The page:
Nενικήκαμεν (We have won!) After a short but intense electoral period SYRIZA won a milestone victory. According to official results, ‘SYRIZA’ won 36.34% of the votes compared to 27.81% for the outgoing government coalition leader ‘New Democracy’, 6.28% for Golden Dawn, 6.05% for ‘To Potami’ party, 5.47% for the Communist party ‘KKE’, 4.75% for the right wing ‘Independent Greeks’ and 4.68% for the centre-left ‘PASOK’ party.
According to the Greek electoral law, in an effort to ensure a stable government, the party to win first place in the general elections receives a fixed number of seats in the Parliament. This explains why ‘SYRIZA’ managed to gather 149 seats compared to 76 for ‘New Democracy’. Nonetheless, absolute majority would have required 151 seats, forcing Mr. Tsipras, the youngest Greek Prime Minister in recent Greek history, to go on the hunt for a coalition partner.
As agreed this morning, SYRIZA will cooperate with the Independent Greeks, an anti-austerity offshoot of New Democracy that has been extremely critical of austerity policies. It is the second time in 30 years that Greece will be led by a right-left wing coalition, only this time the radical left is the leader. As expected popular sentiment against austerity won over the usual left-right ideological differences. It also raises questions on the Ministries that will be allocated to the Independent Greeks given it has held conservative views on social policies.
New Democracy and PASOK: Farewell to the old
Even before exit polls were announced ‘New Democracy’ officials came off as defeatist on Greek television. Over the past days, outgoing Prime Minister Antonis Samaras and his allies in the party had received criticism over the increase their right-wing rhetoric, when the majority of undecided voters identified with the centre. Today, while no one openly voices doubt over Samaras’ leadership of the party, it is likely that the liberals will begin discussing on the direction the party should take to become an efficient opposition force and not lose its appeal to its voters in order to avoid what happened to ‘PASOK’ (socialist party).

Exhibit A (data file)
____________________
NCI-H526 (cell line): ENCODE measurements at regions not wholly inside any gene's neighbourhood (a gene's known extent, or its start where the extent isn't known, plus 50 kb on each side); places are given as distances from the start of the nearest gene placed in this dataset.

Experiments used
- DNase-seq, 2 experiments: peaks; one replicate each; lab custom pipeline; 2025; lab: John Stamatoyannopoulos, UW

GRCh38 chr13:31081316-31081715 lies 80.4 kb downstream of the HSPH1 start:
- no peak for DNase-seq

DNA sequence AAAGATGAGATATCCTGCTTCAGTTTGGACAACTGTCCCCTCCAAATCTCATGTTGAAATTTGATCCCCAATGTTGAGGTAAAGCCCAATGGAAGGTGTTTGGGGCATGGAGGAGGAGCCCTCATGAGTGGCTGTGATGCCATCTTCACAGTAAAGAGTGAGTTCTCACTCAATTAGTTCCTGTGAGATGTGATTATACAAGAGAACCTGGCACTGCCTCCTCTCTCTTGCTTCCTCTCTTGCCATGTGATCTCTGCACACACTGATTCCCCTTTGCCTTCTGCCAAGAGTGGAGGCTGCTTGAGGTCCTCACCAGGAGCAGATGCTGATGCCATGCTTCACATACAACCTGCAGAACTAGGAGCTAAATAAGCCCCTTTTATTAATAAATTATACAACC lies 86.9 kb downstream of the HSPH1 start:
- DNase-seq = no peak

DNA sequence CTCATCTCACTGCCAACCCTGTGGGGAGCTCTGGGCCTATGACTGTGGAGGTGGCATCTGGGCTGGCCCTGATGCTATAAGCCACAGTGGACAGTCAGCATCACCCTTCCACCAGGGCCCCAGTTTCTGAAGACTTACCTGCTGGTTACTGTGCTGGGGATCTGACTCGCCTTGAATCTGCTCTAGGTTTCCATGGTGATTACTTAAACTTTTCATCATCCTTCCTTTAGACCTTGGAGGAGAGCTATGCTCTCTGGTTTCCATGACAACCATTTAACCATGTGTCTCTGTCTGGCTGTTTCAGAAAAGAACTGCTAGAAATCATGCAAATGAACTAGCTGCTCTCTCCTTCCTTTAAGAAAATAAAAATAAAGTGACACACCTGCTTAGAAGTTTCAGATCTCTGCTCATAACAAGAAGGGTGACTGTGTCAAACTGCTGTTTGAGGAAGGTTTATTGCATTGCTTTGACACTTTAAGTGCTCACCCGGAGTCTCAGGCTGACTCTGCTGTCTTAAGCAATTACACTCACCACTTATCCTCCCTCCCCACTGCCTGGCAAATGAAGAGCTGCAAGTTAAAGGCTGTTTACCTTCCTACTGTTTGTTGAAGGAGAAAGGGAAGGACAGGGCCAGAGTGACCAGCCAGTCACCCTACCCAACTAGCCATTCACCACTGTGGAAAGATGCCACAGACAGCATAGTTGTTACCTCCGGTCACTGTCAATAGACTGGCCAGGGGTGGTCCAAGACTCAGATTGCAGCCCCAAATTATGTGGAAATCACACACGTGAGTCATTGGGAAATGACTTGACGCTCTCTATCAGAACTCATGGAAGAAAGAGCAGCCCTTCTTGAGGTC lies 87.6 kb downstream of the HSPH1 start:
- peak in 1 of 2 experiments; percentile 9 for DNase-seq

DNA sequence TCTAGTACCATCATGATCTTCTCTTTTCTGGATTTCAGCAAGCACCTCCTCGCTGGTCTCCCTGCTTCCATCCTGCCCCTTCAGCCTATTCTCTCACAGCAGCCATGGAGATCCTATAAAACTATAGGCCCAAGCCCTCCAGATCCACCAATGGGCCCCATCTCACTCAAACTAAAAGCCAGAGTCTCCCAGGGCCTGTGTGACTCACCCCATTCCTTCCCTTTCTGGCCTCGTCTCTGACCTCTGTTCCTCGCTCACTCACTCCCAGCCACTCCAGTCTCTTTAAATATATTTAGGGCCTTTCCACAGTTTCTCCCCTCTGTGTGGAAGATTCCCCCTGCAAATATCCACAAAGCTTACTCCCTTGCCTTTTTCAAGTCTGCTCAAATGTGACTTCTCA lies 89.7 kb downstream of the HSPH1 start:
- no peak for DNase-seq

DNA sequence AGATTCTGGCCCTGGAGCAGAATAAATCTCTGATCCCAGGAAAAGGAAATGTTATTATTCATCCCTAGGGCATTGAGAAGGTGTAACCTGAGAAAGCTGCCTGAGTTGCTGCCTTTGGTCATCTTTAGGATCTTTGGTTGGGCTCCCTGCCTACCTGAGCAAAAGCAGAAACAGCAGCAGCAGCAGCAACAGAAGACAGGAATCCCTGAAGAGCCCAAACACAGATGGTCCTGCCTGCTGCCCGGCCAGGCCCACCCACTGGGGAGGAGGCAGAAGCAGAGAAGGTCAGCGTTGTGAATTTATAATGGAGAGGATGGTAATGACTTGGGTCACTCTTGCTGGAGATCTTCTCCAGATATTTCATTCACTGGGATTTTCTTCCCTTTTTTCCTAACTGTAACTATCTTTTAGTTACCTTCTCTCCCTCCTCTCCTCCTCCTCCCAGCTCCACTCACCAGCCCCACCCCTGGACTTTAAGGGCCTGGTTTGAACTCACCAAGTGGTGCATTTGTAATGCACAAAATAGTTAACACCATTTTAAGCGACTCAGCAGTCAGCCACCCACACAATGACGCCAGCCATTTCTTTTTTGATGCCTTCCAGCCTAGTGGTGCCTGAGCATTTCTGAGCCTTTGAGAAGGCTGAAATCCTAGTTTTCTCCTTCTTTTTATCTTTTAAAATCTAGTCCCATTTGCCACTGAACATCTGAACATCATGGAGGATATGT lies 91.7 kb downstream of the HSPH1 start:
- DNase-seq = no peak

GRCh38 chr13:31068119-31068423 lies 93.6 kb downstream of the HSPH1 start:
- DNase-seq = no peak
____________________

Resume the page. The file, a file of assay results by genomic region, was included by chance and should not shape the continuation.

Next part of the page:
Also of note, for the first time in 93 years, there will not be a Papandreou in the Greek Parliament. Talking about one of Greece’s largest political dynasties, this is a big deal! Contrary to analysts’ expectations, Papandreou’s party, ‘KI.DI.SO’, did not manage to go beyond the 3 per cent threshold that is required to elect representatives. Going forward, the centre-left will have to change both its leadership to a younger more inspiring one and its agenda in order to re-claim the space owned by Tsipras in latest elections.
Golden Dawn: The far right becomes mainstream
With the decline of the centre-left also came the rise of the far-right. Golden Dawn scored 3rd and maintained a similar share of votes with the one won in the European elections. It is worrying to notice that despite voters having outlets to express their right-wing anti-austerity sentiment, such as the ‘Independent Greeks’, Golden Dawn’s scores show that being from the far-right and xenophobic has become relatively mainstream in Greece today. The challenge for SYRIZA? Address key issues, such as immigration in a productive way in order to prevent further shift to the extremes.
What’s coming up from now on?
Once sworn Prime Minister, Tsipras will have to put his priorities in order. While SYRIZA officials negotiate their position in the new government – it is rumoured that MEP Papadimoulis will lead the Ministry of Interior – Tsipras is to nominate a successor for Mr. Papoulias, the outgoing President, before the next Parliament Plenary on 5 February 2015. After all, this is the reason why elections were called in the first place. Latest rumours suggest that he will nominate a centre-right President in order to ensure the opposition’s support. Names discussed include Commissioner Avramopoulos and former Prime Minister Karamanlis.
All eyes on Brussels
Even though things happen to run smoothly in Athens all eyes have shifted to Brussels and Berlin. The elections’ results will likely dominate the discussions at today’s Eurogroup.
In Berlin, Angela Merkel indicated what everyone expected: Germany will cooperate with the new government only if agreements are honoured and the debt is repaid – a position which does not seem to fully acknowledge the meaning of yesterday’s vote. The Kanzlerin has no other choice. She is trying to balance a potential anti-Euro sentiment from her voters while acknowledging impact of the Greek vote other countries such as Spain or Portugal. Ms. Merkel will hope to find support across Europe to further prevent the ruins of her austerity politics crumbling down on her.
Looking West, Paris might be a first pillar of support .In Paris, François Hollande is also in a delicate position, seeking to strike a balance between, on the one hand, upholding France’s European commitments and preserving the Franco-German duo, and on the one hand, fighting the rise of the extreme-right fuelled by social disgruntlement and calming the rising voices within the left fringe of his own party.
Tsipras’ actions will have an impact on other Southern European countries as well. If he abides to the Troika’s requirements the shift in the European austerity paradigm will have merely been wishful thinking. Either decisions will also strongly impact the performance of parties such as Podemos in Spain, in light of the December 2015 general elections.